Role of Museum Galleries and Conservation for objects that are disfigured by past restoration attempts

The traditional role of museums is to collect objects and materials of cultural, religious and historical importance, preserve them, research into them and present them to the public for the purpose of education and enjoyment.

Emmanuel N. Arinze
President, Commonwealth Association of Museums
Public lecture at the National Museum, Georgetown, Guyana
Monday, May 17, 1999


What if the exhibits are vandalized or wrongly treated so much in their life time, that they are no more telling the right story of the culture/religion/history?!
As conservators, we come across many objects and exhibits that have become irreparable or extremely disfigured mainly because of unprofessional treatment/restoration attempts in past. This is actually not the mistake of people who took up the repair/restoration work or even the care-takers. The profession called conservation with its ethical and scientific pillars and foundation is relatively new and till a few years back the job was executed by anyone assumed to know something about the history or technique by which the object was supposed to be made.
May be a conservator/restorer can now work on such object and bring it back to life with a face much closer to its true image?! But again, we might come across damages that conservators/restorers cannot reverse or cure…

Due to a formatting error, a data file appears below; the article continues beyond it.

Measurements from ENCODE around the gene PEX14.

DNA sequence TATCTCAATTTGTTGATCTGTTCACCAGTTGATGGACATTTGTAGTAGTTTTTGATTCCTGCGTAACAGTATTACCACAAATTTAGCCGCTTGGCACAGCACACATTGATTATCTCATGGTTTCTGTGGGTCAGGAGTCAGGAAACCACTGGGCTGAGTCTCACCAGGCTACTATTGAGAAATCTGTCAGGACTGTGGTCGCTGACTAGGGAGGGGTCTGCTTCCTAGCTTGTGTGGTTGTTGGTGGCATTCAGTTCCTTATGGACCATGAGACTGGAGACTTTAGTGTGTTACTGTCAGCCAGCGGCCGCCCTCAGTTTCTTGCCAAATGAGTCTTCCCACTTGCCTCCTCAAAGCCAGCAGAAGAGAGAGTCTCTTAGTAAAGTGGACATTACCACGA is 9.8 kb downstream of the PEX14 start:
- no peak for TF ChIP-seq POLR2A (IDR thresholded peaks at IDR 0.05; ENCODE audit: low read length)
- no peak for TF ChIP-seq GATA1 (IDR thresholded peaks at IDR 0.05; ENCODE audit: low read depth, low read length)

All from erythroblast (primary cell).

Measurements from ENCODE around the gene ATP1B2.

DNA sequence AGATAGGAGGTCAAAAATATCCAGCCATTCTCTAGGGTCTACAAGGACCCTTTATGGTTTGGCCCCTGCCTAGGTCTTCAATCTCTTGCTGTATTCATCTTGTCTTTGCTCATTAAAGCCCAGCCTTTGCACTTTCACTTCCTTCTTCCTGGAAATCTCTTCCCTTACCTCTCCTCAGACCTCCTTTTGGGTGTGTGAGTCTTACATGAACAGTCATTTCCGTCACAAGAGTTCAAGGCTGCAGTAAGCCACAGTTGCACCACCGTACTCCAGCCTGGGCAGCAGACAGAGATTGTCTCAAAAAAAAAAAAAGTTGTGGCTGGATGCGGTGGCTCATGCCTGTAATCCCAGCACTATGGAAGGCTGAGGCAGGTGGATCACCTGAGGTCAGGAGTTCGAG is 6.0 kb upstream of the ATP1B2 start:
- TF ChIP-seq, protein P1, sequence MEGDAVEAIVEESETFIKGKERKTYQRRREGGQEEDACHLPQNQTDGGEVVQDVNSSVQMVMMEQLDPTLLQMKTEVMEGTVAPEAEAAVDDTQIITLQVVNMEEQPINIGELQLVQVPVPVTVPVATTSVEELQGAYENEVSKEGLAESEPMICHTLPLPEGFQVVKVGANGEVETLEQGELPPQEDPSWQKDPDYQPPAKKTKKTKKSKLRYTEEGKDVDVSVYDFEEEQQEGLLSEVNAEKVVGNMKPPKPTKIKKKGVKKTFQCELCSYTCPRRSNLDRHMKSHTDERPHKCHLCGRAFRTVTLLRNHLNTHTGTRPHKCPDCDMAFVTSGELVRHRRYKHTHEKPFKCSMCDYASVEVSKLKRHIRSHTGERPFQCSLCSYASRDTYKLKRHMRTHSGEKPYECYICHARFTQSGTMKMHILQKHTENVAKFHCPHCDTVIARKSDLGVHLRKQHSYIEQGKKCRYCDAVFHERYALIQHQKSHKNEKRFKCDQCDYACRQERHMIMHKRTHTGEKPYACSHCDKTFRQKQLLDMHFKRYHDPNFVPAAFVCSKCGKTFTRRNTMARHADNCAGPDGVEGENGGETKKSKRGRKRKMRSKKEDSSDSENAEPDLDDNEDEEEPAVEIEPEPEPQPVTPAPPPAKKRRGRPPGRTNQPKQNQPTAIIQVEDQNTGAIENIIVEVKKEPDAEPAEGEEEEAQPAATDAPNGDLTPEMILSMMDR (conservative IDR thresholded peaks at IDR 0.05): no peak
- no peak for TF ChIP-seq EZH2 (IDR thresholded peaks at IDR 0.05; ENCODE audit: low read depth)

There are many ways such damaged objects can still be relevant in telling stories.
What can be done in such cases?

  1. They can be treated(curative conservation/restoration) to some extent. To an extent where their visual appearance is closer to what they intend to tell.
  2. Their story can be made clearer by adding replicas, and a story-line can be displayed as a printed or modeled interpretation.

Some questions that might be basic, before deciding upon what to do with the object in question and deciding upon their display are:

  1. Is the information/story associated with the object important for history, research etc.?
  2. Is the display of the object (badly damaged and not in a condition to be treated/conserved) important or justified?

There are some more things to ponder upon regarding badly damaged objects that are beyond recovery. One such area is research on ‘wrong treatments or unintentional vandalism’.



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